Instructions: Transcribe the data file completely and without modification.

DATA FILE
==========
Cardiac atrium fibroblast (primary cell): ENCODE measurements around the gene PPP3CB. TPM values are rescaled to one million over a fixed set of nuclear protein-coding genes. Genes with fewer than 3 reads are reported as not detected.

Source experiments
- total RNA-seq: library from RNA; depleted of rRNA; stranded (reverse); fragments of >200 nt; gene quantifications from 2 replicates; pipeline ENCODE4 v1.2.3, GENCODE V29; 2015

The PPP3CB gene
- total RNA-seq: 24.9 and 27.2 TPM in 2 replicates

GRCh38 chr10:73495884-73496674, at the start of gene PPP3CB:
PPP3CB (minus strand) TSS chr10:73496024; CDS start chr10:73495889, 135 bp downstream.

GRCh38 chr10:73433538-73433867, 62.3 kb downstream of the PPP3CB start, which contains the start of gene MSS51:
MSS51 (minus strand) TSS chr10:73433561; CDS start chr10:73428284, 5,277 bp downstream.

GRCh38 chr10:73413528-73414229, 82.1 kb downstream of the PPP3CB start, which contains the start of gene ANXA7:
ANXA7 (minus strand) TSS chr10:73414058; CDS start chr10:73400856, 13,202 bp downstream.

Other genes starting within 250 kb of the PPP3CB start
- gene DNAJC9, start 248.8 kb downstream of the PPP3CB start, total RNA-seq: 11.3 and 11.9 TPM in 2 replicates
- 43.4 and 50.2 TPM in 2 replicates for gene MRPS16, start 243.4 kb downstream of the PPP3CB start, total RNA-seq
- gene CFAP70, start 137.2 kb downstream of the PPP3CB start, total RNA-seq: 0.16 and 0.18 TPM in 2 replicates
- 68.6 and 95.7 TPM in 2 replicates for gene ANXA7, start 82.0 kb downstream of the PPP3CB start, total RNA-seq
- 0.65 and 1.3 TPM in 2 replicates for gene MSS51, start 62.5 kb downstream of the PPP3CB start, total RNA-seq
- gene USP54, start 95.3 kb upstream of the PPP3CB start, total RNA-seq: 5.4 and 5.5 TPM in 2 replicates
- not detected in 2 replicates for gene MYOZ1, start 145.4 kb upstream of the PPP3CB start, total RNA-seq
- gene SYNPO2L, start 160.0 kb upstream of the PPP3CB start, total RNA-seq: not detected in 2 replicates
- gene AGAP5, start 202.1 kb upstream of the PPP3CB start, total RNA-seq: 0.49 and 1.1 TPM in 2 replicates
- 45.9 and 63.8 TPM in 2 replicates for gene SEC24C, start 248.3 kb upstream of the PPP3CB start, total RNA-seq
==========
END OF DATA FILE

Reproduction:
Cardiac atrium fibroblast (primary cell): ENCODE measurements around the gene PPP3CB. TPM values are rescaled to one million over a fixed set of nuclear protein-coding genes. Genes with fewer than 3 reads are reported as not detected.

Source experiments
- total RNA-seq: library from RNA; depleted of rRNA; stranded (reverse); fragments of >200 nt; gene quantifications from 2 replicates; pipeline ENCODE4 v1.2.3, GENCODE V29; 2015

The PPP3CB gene
- total RNA-seq: 24.9 and 27.2 TPM in 2 replicates

GRCh38 chr10:73495884-73496674, at the start of gene PPP3CB:
PPP3CB (minus strand) TSS chr10:73496024; CDS start chr10:73495889, 135 bp downstream.

GRCh38 chr10:73433538-73433867, 62.3 kb downstream of the PPP3CB start, which contains the start of gene MSS51:
MSS51 (minus strand) TSS chr10:73433561; CDS start chr10:73428284, 5,277 bp downstream.

GRCh38 chr10:73413528-73414229, 82.1 kb downstream of the PPP3CB start, which contains the start of gene ANXA7:
ANXA7 (minus strand) TSS chr10:73414058; CDS start chr10:73400856, 13,202 bp downstream.

Other genes starting within 250 kb of the PPP3CB start
- gene DNAJC9, start 248.8 kb downstream of the PPP3CB start, total RNA-seq: 11.3 and 11.9 TPM in 2 replicates
- 43.4 and 50.2 TPM in 2 replicates for gene MRPS16, start 243.4 kb downstream of the PPP3CB start, total RNA-seq
- gene CFAP70, start 137.2 kb downstream of the PPP3CB start, total RNA-seq: 0.16 and 0.18 TPM in 2 replicates
- 68.6 and 95.7 TPM in 2 replicates for gene ANXA7, start 82.0 kb downstream of the PPP3CB start, total RNA-seq
- 0.65 and 1.3 TPM in 2 replicates for gene MSS51, start 62.5 kb downstream of the PPP3CB start, total RNA-seq
- gene USP54, start 95.3 kb upstream of the PPP3CB start, total RNA-seq: 5.4 and 5.5 TPM in 2 replicates
- not detected in 2 replicates for gene MYOZ1, start 145.4 kb upstream of the PPP3CB start, total RNA-seq
- gene SYNPO2L, start 160.0 kb upstream of the PPP3CB start, total RNA-seq: not detected in 2 replicates
- gene AGAP5, start 202.1 kb upstream of the PPP3CB start, total RNA-seq: 0.49 and 1.1 TPM in 2 replicates
- 45.9 and 63.8 TPM in 2 replicates for gene SEC24C, start 248.3 kb upstream of the PPP3CB start, total RNA-seq